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Editorial: 32 years on – where is peace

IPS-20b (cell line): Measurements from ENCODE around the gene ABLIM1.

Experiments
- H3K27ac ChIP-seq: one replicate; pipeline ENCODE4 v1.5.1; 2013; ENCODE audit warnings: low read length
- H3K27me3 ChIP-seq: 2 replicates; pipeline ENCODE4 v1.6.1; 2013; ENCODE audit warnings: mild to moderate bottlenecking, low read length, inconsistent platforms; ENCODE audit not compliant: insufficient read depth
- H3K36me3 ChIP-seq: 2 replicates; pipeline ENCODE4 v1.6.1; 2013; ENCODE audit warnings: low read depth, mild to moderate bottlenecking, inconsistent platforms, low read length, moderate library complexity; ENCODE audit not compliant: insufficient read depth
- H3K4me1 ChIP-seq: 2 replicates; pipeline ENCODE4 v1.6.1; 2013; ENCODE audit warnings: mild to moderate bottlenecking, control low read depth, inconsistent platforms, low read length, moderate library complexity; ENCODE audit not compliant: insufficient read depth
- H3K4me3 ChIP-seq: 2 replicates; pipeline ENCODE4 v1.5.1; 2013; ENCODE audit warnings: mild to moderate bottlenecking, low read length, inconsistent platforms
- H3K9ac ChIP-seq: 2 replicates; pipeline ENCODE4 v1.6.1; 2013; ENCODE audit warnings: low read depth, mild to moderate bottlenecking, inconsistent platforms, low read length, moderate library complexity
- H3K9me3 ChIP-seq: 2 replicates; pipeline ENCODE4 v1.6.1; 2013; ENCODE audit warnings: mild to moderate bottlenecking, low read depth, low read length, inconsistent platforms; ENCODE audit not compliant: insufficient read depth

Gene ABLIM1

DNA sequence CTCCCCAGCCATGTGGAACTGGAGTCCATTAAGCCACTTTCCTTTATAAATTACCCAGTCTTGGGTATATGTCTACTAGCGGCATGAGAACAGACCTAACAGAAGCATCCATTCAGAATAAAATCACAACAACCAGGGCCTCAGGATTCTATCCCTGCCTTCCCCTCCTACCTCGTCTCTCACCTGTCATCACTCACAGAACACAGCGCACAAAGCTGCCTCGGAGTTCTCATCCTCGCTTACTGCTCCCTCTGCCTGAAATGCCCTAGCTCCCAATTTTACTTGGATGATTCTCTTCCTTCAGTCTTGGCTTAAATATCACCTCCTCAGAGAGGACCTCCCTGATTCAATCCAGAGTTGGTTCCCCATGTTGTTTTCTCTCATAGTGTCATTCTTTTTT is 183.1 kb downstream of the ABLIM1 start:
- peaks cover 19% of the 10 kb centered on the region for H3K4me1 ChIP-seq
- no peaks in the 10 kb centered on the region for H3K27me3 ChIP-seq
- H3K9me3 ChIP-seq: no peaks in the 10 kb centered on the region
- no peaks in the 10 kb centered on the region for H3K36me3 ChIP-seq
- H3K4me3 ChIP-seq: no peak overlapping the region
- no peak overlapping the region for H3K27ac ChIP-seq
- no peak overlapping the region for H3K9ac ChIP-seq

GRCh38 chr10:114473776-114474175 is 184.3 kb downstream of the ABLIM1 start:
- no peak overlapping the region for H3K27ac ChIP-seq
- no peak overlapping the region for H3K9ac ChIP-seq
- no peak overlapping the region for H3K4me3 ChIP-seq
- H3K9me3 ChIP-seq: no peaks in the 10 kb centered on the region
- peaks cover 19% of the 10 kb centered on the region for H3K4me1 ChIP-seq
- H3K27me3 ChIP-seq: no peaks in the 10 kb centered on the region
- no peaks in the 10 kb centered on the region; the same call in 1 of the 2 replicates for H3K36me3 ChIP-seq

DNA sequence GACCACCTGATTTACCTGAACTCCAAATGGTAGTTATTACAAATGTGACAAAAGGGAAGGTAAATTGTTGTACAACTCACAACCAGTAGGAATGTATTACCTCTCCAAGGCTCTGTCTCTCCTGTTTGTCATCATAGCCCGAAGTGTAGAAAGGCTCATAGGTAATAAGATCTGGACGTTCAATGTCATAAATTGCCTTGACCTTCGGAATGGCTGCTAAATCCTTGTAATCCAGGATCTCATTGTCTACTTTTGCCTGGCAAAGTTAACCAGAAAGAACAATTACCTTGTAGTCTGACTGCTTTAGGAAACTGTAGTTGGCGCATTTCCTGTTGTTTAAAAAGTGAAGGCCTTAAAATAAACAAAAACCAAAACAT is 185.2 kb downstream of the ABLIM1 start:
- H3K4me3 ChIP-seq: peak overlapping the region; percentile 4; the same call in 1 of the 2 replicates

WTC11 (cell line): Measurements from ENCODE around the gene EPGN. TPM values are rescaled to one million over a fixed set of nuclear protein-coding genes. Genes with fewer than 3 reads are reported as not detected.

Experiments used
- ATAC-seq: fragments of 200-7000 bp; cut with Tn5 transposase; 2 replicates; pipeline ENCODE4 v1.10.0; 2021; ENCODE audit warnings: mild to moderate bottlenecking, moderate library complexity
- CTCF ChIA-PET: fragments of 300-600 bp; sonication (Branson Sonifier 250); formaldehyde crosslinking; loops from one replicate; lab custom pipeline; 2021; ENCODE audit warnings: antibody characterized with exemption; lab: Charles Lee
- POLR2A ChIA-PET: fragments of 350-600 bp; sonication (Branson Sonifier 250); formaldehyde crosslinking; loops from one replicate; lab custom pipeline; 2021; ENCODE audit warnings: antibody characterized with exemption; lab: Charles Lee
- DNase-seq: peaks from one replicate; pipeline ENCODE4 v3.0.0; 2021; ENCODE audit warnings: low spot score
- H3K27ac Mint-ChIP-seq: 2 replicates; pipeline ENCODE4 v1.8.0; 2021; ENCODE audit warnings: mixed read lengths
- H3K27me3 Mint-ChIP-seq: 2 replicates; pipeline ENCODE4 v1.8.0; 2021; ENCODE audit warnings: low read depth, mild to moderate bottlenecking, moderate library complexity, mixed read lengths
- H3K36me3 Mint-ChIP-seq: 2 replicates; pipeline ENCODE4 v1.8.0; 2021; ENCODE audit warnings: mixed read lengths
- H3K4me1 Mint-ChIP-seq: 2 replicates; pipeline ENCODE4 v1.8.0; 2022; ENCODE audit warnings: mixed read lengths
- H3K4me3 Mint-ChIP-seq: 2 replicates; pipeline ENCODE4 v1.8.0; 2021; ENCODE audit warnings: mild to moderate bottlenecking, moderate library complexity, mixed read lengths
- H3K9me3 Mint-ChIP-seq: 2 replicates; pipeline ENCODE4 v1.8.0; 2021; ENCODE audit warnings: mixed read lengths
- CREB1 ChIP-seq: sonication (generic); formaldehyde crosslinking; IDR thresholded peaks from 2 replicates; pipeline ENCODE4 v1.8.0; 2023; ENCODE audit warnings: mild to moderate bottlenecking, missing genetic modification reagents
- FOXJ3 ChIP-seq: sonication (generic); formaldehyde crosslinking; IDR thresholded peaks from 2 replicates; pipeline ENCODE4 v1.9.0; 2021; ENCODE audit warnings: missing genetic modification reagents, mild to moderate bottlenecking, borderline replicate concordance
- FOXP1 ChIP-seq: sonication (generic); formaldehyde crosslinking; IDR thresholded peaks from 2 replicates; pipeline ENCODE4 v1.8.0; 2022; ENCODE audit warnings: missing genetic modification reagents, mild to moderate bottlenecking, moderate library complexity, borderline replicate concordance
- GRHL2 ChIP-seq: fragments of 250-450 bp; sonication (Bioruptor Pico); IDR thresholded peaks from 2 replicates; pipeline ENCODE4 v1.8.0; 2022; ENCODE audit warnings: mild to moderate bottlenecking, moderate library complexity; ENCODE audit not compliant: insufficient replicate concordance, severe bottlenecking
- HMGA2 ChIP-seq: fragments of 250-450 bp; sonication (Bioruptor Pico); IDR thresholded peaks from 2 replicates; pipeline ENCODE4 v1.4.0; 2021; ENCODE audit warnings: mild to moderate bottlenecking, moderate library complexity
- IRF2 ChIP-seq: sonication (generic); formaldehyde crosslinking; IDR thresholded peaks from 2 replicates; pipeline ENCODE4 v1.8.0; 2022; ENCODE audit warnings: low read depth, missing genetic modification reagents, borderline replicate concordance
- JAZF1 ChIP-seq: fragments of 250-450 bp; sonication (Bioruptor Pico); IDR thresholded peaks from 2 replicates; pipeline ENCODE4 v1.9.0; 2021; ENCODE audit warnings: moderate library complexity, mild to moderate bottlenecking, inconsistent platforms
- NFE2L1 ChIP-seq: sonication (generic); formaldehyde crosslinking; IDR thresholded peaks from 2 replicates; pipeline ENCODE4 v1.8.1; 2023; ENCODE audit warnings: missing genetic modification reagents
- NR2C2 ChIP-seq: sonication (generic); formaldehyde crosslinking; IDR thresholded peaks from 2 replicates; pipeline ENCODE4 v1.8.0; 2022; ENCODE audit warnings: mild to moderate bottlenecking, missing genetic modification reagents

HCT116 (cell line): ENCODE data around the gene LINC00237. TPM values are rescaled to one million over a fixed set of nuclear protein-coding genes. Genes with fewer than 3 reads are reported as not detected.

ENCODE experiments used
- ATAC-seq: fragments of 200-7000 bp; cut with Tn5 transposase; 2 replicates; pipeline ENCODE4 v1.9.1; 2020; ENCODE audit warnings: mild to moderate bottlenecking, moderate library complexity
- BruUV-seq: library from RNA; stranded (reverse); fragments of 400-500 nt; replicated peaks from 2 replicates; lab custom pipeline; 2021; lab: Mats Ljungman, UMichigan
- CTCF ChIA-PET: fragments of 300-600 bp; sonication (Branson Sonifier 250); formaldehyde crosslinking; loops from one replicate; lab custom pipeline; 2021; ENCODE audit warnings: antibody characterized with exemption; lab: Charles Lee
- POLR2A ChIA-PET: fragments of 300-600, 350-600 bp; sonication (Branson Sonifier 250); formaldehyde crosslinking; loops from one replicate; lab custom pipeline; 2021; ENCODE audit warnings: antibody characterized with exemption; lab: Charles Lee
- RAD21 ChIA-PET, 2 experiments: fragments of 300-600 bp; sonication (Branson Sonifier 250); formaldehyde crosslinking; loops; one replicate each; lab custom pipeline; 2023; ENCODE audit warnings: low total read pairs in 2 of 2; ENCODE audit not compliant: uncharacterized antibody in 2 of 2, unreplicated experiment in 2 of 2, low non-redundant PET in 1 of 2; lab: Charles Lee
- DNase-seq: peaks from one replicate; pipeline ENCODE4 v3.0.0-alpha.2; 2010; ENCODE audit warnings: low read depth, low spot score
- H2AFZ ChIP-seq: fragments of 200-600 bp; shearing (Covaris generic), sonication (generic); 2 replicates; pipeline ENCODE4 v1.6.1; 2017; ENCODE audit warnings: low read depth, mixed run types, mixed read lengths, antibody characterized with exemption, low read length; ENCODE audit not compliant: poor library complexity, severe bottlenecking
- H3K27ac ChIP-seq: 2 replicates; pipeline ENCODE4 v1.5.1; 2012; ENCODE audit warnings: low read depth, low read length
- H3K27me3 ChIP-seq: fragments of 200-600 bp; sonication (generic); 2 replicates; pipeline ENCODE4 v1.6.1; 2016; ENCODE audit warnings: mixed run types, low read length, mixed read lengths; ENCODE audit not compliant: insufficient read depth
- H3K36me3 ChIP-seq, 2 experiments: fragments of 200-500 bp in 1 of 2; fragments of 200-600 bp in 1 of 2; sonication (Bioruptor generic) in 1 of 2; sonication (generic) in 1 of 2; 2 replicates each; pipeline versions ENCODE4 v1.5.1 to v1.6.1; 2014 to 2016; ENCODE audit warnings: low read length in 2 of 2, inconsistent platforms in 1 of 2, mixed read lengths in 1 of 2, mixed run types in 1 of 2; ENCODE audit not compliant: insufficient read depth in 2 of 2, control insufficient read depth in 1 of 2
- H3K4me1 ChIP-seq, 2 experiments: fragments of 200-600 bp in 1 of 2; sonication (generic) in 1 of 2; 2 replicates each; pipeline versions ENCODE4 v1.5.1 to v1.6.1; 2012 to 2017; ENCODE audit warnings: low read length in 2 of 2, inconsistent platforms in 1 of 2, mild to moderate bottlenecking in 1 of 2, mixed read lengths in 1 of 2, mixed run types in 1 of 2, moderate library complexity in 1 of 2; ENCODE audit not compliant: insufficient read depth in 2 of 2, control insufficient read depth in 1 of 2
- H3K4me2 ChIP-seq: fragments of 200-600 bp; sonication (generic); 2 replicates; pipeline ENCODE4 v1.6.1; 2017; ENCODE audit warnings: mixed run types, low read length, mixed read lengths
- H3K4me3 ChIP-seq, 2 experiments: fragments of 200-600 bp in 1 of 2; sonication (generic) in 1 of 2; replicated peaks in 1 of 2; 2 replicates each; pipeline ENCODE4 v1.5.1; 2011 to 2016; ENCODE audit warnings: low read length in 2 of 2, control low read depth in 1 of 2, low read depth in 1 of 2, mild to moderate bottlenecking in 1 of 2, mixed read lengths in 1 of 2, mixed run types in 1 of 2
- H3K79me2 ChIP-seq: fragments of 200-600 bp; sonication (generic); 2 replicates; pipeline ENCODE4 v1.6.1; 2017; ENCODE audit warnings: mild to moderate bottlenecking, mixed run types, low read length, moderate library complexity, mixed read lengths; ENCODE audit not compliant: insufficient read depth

32 years ago, Soviet troops fully withdrew from Afghanistan. What happened after that is like an open book to us all. That was also the sole reason for the civil war in the country where tens of people were killed, wounded and millions of others were forced to leave the country. The number of widows and orphans is devastating too. We inherited war, bloodshed, destruction, demolishing of our infrastructures, and the most annoying one is the establishment of the Taliban. When we failed to reunite, or to establish a comprehensive government, another group by the support of some regional countries, came to an existence, where they ruled Afghanistan, and that was the darkest era in the history of the country. Taliban totally isolated Afghanistan, and cut all the diplomatic and business relations with other sides of the world. They also banned girls from school and women from workplaces. Anyways, the frictions happen due to lacking national consensus on the formation of a new government after the Soviet troops departed. Motivation behind Jihad was to establish a system based on the will of the nation. But that did not happen. A big question is here why civil war hit the roof, failing Afghanistan to the domestic and international level. The answer is likely very much simple and that was consensus among the Afghan leaders in that time. Making the long story short, we are in the same situation now. Peace talks are being held and it’s now on the brink of collapse as the Taliban are putting down more preconditions and not sure what decision will the US take after reviewing the deal with Taliban. But still there is no consensus and no political roadmap in the talks with the Taliban from Afghan elites which is key to ending the deadly war, taking high toll on the Afghan civilians and military personnel. Unfortunately, our elites have all the time tried to preserve their narrow personal interests instead of the wider national. Today we have different voices from diverse directions in regards to the peace talks with the Taliban. We must not repeat past blunders, as there is plenty of opportunity at the moment to end the war. Once our leaders come together under one roof with a clear and solid stance, sustainable, and dignified peace with preservation of our military institutions, would be very much possible. We should advocate for such a peace where it should benefit all segments of Afghan society, including the children, women, youth, and even the smaller minorities. 

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